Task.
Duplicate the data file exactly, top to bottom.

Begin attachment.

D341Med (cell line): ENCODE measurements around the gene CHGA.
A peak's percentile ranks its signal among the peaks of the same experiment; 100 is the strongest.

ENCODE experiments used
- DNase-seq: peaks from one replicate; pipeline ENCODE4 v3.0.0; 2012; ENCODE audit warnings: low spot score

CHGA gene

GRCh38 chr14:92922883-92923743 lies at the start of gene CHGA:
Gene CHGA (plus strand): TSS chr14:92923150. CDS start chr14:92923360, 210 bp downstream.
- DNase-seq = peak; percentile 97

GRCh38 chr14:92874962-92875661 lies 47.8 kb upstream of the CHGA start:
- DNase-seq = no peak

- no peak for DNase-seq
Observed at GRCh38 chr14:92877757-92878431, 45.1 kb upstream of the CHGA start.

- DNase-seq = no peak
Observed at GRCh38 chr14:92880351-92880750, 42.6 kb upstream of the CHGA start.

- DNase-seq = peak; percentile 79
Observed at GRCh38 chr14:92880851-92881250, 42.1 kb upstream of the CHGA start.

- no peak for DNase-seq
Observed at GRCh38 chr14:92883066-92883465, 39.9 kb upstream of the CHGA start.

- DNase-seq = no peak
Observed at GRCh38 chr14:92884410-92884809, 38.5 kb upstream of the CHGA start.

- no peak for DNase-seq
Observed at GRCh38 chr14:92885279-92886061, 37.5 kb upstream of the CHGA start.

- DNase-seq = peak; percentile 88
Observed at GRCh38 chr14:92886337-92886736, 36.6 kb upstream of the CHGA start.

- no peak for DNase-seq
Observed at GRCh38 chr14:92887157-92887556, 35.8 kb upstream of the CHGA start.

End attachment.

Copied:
D341Med (cell line): ENCODE measurements around the gene CHGA.
A peak's percentile ranks its signal among the peaks of the same experiment; 100 is the strongest.

ENCODE experiments used
- DNase-seq: peaks from one replicate; pipeline ENCODE4 v3.0.0; 2012; ENCODE audit warnings: low spot score

CHGA gene

GRCh38 chr14:92922883-92923743 lies at the start of gene CHGA:
Gene CHGA (plus strand): TSS chr14:92923150. CDS start chr14:92923360, 210 bp downstream.
- DNase-seq = peak; percentile 97

GRCh38 chr14:92874962-92875661 lies 47.8 kb upstream of the CHGA start:
- DNase-seq = no peak

- no peak for DNase-seq
Observed at GRCh38 chr14:92877757-92878431, 45.1 kb upstream of the CHGA start.

- DNase-seq = no peak
Observed at GRCh38 chr14:92880351-92880750, 42.6 kb upstream of the CHGA start.

- DNase-seq = peak; percentile 79
Observed at GRCh38 chr14:92880851-92881250, 42.1 kb upstream of the CHGA start.

- no peak for DNase-seq
Observed at GRCh38 chr14:92883066-92883465, 39.9 kb upstream of the CHGA start.

- DNase-seq = no peak
Observed at GRCh38 chr14:92884410-92884809, 38.5 kb upstream of the CHGA start.

- no peak for DNase-seq
Observed at GRCh38 chr14:92885279-92886061, 37.5 kb upstream of the CHGA start.

- DNase-seq = peak; percentile 88
Observed at GRCh38 chr14:92886337-92886736, 36.6 kb upstream of the CHGA start.

- no peak for DNase-seq
Observed at GRCh38 chr14:92887157-92887556, 35.8 kb upstream of the CHGA start.